The woman depicted in the painting is believed to be Angela Duche, a favorite model of the painter who was neither married to nor murdered by him.[10]

Death and the Child edit

Munch's Death and the Child (1899) from the collection of the Kunsthalle Bremen

According to urban legend, a particular 1899 copy of Edvard Munch's painting Death and the Child (sometimes known as The Dead Mother[11]) is cursed. Viewers have described the horrified girl's eyes following them as they move, and hearing a soft rustling sound (usually attributed to the eponymous mother's bed sheets) when near the painting. Previous owners of the painting are said to have described the girl disappearing altogether from the canvas.[11]

Munch's mother and sister died of tuberculosis when he was a child, and memories of that trauma were a recurring motif throughout his work.[12] Munch was also influenced by the nihilist Hans Jæger, who urged him to paint his own emotional and psychological state (described as 'soul painting'), leading to his distinctive style.[13]

Since 1918 the painting has been in the collection of the Kunsthalle Bremen.[11]

The paintings of Arshile Gorky edit

Gorky's The Artist and his Mother

The paintings of Arshile Gorky, created between 1904 and 1938, are rumored to be cursed, with paintings reportedly falling from walls, catching on fire, and being visited by a black-haired ghost in a blue overcoat. On March 1, 1962, American Airlines Flight 1, carrying 87 passengers, 8 crew members, and 15 abstract paintings by Gorky, crashed into a swamp two minutes after takeoff, killing everyone on board and destroying the paintings.[14]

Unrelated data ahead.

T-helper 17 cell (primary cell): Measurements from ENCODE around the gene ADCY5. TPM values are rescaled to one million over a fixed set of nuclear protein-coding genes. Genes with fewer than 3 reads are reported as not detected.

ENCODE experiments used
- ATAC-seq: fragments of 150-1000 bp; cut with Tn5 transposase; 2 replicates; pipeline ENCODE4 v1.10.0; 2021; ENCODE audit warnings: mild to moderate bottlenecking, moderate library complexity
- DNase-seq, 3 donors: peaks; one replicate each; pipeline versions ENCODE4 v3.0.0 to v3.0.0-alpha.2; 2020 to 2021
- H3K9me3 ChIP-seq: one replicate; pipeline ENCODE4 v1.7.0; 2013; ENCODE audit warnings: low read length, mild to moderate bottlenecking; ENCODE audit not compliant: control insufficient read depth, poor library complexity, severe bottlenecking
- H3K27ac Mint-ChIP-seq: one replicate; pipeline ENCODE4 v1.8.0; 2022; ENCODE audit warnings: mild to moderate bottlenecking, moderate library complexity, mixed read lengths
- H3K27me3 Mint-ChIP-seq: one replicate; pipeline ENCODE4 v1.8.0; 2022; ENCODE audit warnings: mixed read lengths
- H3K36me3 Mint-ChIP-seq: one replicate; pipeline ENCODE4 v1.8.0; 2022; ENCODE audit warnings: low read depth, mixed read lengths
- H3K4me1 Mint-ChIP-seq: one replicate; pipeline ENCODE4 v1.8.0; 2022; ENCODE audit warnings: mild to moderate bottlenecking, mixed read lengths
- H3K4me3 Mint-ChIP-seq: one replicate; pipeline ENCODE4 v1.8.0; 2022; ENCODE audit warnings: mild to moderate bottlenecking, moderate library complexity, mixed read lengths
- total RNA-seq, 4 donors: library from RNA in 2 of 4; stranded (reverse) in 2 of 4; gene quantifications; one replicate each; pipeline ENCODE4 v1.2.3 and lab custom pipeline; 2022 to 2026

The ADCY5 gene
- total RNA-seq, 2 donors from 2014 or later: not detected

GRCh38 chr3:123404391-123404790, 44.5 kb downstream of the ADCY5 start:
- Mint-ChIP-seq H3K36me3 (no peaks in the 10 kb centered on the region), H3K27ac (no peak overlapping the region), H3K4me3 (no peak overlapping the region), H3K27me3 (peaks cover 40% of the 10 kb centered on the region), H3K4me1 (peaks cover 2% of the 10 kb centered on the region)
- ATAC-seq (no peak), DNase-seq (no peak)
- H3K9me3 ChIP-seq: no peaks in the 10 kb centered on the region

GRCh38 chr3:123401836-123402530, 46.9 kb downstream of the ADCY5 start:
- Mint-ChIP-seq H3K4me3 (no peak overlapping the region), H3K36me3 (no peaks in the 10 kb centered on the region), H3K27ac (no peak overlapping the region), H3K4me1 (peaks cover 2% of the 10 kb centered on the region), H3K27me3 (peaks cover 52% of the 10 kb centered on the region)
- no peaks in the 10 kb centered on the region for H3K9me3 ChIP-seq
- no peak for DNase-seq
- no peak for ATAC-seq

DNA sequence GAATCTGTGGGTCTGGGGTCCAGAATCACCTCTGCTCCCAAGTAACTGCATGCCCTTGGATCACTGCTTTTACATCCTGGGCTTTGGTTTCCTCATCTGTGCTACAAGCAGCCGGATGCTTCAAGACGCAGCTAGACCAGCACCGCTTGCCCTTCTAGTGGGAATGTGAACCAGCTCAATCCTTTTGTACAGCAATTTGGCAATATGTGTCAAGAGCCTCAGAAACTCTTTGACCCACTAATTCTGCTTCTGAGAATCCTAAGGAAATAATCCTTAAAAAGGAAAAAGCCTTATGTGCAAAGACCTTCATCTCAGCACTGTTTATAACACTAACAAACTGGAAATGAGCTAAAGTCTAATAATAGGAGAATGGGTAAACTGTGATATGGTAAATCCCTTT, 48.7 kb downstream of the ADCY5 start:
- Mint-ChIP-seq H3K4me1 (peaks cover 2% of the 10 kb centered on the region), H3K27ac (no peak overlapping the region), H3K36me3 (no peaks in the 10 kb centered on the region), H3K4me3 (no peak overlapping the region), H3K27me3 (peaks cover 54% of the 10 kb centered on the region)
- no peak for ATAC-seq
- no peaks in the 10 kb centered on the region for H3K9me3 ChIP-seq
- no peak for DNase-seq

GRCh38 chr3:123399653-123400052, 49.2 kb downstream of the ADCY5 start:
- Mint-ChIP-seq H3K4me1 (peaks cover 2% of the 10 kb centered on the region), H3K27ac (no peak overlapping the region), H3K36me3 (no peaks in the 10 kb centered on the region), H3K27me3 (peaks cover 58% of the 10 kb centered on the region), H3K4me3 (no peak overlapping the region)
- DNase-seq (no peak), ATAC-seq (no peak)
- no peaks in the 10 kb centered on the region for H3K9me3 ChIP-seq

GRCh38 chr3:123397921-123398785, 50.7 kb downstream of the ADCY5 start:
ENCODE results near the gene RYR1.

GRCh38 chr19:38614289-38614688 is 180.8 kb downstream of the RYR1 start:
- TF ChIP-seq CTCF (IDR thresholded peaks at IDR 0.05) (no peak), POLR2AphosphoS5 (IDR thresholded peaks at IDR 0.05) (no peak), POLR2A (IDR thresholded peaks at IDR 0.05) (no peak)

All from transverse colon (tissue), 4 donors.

According to Anthonie Holslag, a researcher studying the aftermath of the Armenian genocide, the painter's work has come to symbolize "everything we lost" for many Armenian survivors, as well as offering identity and a source of strength.[15]

The Crying Boy edit

Prints of The Crying Boy by 20th century painter Giovanni Bragolin were blamed for a series of house fires in the 1980s, after prints were found undamaged amidst the ruins of multiple burned houses.[16][17]

Research at the Building Research Establishment concluded that the prints had been treated with a varnish containing fire retardant, and that the string holding the painting to the wall would be the first to deteriorate, resulting in the painting landing face down on the floor and thus being protected.[18]

The Hands Resist Him edit

Characters in Bill Stoneham's 1972 painting The Hands Resist Him are said to move or leave the painting during the night.[17][19]

It is on display at the Perception Gallery in Grand Rapids, Michigan.

Love Letters edit